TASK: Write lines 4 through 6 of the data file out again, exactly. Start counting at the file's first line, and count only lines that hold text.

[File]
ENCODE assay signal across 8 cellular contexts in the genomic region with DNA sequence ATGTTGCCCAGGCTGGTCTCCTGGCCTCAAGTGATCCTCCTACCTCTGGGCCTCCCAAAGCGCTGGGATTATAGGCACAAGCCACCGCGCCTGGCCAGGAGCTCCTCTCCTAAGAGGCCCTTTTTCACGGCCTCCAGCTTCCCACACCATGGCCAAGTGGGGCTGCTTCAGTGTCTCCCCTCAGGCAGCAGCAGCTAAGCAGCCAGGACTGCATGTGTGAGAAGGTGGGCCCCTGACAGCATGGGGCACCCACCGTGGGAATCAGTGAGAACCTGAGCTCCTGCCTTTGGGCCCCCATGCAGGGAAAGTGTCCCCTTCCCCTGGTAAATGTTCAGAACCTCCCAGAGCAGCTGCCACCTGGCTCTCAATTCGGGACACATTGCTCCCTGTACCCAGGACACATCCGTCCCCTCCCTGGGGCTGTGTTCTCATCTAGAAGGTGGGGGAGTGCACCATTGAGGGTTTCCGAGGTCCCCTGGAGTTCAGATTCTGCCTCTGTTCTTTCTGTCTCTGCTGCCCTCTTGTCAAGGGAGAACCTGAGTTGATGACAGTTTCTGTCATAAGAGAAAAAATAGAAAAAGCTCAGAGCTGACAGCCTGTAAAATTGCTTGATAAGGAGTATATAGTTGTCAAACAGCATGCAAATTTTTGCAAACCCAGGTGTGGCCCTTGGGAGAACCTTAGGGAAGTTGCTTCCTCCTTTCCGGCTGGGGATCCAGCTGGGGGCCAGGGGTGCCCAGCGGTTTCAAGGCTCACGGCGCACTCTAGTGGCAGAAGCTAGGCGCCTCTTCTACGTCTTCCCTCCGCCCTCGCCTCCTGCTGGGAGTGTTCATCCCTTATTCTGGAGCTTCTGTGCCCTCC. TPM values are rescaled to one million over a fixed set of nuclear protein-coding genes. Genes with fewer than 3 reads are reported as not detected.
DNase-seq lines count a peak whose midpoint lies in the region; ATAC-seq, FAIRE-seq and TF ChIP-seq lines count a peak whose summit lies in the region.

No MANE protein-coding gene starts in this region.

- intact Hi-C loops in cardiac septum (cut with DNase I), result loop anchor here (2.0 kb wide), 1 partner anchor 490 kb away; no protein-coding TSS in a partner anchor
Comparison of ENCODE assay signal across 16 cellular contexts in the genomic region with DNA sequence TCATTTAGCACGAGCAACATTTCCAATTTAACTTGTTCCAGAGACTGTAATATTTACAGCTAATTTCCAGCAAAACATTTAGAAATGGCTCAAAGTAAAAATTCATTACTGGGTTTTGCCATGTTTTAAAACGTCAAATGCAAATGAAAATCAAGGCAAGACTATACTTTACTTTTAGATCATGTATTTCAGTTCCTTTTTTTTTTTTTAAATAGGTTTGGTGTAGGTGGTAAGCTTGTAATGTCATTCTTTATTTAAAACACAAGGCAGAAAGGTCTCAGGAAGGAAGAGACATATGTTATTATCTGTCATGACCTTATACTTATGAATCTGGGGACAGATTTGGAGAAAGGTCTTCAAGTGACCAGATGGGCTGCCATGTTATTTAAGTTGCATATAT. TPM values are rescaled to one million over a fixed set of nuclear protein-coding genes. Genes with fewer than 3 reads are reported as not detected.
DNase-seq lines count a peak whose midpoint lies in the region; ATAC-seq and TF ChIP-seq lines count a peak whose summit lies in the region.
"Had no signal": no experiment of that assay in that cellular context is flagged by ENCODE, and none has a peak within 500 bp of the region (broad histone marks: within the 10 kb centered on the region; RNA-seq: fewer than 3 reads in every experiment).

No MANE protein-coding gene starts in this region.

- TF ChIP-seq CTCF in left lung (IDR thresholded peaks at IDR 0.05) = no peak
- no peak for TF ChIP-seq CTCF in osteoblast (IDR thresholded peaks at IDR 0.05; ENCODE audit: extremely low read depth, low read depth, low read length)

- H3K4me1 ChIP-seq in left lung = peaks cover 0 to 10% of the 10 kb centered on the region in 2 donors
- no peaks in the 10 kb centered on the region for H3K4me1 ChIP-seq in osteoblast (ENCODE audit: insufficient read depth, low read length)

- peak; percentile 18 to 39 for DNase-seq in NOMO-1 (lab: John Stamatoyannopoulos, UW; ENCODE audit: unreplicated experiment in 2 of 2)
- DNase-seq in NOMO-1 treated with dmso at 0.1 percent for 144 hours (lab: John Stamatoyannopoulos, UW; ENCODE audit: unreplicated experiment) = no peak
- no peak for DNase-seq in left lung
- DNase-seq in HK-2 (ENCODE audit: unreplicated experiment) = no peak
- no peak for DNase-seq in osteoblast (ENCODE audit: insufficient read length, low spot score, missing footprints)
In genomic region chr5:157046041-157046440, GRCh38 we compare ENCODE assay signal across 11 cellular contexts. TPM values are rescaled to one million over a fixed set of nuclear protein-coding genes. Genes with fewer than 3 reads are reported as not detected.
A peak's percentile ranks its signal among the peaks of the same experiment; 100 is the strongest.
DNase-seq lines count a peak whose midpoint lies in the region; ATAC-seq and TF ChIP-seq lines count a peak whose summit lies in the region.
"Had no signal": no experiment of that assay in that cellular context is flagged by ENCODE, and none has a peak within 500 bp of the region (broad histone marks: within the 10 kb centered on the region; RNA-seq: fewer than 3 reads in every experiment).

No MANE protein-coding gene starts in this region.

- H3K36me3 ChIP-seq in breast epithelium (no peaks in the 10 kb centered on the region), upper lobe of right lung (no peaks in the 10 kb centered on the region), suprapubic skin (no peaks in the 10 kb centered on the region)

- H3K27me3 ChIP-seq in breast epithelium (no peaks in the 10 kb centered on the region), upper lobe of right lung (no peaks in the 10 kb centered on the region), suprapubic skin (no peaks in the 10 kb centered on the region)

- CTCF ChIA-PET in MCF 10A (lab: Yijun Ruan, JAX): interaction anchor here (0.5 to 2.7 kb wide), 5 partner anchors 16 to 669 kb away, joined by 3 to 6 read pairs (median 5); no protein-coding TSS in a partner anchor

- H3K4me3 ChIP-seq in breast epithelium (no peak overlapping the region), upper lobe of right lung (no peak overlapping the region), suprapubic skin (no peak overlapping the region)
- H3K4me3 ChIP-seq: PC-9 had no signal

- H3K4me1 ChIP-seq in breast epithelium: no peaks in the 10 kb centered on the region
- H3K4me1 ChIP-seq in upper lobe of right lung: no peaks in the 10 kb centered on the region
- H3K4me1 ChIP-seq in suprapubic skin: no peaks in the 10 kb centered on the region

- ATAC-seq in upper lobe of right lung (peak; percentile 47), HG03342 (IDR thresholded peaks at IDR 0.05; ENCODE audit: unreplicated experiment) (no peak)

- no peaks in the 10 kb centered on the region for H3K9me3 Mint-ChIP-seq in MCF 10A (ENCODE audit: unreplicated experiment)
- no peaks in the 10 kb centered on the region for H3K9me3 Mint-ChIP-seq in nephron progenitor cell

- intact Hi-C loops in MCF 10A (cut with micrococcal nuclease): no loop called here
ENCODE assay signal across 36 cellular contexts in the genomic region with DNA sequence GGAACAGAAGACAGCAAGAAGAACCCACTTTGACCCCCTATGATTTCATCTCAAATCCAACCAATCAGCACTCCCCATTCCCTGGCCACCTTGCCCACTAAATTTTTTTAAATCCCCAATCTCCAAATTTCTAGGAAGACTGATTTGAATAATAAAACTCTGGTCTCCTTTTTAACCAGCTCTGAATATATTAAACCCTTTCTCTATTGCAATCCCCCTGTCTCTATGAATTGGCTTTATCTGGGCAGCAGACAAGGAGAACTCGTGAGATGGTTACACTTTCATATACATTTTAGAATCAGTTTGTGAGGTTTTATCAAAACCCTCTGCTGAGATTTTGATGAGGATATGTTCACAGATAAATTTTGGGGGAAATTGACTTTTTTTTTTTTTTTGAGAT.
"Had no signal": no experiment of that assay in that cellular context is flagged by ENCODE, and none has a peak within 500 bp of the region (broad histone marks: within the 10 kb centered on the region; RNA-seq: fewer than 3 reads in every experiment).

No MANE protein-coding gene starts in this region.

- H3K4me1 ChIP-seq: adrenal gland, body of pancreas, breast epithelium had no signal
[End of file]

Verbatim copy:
- intact Hi-C loops in cardiac septum (cut with DNase I), result loop anchor here (2.0 kb wide), 1 partner anchor 490 kb away; no protein-coding TSS in a partner anchor
Comparison of ENCODE assay signal across 16 cellular contexts in the genomic region with DNA sequence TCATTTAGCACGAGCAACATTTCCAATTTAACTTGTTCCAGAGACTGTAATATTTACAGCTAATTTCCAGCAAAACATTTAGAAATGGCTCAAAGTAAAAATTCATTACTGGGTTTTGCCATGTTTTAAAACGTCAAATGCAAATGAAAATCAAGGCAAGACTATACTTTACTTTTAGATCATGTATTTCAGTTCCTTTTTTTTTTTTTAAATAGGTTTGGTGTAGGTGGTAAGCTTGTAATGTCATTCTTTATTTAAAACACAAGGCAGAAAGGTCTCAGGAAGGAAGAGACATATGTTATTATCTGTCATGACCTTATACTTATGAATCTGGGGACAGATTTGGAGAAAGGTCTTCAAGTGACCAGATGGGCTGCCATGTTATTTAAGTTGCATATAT. TPM values are rescaled to one million over a fixed set of nuclear protein-coding genes. Genes with fewer than 3 reads are reported as not detected.
DNase-seq lines count a peak whose midpoint lies in the region; ATAC-seq and TF ChIP-seq lines count a peak whose summit lies in the region.